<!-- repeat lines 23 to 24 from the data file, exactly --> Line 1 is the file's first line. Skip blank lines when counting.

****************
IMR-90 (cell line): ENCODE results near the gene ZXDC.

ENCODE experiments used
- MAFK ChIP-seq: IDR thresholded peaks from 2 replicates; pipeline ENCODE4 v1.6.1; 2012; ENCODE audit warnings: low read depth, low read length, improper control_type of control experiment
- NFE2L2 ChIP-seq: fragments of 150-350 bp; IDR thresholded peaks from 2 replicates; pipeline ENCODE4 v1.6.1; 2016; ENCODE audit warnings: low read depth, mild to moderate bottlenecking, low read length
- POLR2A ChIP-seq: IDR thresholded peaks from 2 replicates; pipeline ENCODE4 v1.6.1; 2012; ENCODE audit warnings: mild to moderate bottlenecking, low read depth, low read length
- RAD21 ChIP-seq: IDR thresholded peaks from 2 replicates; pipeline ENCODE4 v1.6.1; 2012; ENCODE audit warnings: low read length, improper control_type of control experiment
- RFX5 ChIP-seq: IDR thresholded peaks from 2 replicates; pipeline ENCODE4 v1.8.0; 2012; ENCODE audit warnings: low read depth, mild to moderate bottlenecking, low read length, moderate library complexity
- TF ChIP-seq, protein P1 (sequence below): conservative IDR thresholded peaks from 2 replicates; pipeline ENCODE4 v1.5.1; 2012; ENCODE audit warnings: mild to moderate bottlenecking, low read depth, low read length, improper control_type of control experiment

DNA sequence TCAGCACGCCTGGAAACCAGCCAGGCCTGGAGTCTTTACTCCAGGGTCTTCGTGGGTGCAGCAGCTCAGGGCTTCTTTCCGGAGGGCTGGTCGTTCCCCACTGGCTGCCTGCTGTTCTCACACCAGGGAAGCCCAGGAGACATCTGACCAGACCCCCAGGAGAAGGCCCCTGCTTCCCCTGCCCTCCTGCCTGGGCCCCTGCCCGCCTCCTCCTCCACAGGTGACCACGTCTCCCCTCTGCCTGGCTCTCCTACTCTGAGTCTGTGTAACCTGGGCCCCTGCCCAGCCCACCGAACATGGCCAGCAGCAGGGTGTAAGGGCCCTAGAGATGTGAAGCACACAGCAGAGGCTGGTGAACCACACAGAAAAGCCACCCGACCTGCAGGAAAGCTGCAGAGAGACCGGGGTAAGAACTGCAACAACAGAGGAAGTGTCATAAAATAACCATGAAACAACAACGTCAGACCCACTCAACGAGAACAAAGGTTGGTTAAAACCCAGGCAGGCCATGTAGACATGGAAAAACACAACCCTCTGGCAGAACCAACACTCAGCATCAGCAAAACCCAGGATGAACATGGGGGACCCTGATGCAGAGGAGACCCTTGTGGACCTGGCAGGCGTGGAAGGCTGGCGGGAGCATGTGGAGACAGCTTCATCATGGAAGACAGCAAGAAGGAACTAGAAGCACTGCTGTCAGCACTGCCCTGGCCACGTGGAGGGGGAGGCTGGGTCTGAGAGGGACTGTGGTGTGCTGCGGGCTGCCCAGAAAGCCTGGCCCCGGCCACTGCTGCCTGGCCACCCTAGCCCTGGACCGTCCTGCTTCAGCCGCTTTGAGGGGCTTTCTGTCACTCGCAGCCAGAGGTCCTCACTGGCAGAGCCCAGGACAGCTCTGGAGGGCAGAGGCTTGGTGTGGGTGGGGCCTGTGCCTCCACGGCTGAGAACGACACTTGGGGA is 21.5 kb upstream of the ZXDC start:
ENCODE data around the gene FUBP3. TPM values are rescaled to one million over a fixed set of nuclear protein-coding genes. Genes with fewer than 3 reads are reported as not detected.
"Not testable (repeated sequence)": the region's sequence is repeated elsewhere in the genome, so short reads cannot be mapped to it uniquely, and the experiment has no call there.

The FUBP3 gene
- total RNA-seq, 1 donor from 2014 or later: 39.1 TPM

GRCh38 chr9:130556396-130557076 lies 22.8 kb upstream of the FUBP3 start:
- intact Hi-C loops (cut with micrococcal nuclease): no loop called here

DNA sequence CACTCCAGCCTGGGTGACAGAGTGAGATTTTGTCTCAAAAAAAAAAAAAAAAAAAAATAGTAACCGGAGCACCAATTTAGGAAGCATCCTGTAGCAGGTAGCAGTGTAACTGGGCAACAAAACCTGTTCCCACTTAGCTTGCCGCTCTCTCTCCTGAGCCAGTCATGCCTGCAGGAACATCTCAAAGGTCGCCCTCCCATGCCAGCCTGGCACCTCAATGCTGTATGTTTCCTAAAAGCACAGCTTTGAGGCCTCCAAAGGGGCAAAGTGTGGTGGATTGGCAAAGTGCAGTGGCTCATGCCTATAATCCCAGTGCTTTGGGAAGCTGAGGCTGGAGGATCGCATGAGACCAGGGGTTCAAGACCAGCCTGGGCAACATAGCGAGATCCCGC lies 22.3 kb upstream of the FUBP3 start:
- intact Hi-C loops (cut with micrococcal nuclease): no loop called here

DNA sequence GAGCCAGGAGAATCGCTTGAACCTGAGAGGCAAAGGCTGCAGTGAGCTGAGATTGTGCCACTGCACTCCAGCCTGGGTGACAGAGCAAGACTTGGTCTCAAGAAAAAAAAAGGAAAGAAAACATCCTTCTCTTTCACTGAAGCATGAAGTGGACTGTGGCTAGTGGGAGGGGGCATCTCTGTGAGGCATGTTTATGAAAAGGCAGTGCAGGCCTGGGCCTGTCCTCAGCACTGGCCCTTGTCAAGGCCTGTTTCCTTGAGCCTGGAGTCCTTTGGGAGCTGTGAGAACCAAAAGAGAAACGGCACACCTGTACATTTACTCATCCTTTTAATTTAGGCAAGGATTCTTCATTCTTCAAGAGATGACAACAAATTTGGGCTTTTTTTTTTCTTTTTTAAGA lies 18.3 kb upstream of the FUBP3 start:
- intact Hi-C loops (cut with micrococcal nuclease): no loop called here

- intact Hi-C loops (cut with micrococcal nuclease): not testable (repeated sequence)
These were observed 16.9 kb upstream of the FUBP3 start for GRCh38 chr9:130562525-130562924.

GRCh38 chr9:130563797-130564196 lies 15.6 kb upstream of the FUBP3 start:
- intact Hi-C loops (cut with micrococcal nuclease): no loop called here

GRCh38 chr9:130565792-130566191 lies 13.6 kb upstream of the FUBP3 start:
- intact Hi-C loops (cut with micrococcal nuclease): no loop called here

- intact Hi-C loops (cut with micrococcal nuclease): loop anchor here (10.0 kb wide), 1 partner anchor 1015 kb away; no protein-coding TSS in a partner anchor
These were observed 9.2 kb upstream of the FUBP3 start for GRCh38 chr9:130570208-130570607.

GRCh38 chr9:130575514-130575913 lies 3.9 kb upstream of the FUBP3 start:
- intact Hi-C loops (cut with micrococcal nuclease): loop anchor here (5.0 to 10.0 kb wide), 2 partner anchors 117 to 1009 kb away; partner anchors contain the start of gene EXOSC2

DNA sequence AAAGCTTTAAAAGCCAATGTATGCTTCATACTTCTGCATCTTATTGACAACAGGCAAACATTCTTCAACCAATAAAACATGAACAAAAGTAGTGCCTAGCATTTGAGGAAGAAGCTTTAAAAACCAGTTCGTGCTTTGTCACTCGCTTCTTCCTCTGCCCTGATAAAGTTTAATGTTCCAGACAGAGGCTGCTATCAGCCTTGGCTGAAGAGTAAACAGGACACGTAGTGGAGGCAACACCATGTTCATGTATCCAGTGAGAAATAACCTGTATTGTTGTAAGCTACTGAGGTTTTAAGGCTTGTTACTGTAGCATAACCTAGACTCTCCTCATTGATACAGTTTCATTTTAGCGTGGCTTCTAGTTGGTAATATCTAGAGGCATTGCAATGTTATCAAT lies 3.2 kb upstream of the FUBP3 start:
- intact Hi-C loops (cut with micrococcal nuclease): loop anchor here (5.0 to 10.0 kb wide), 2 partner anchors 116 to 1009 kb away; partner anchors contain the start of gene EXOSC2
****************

- intact Hi-C loops (cut with micrococcal nuclease): no loop called here

GRCh38 chr9:130565792-130566191 lies 13.6 kb upstream of the FUBP3 start: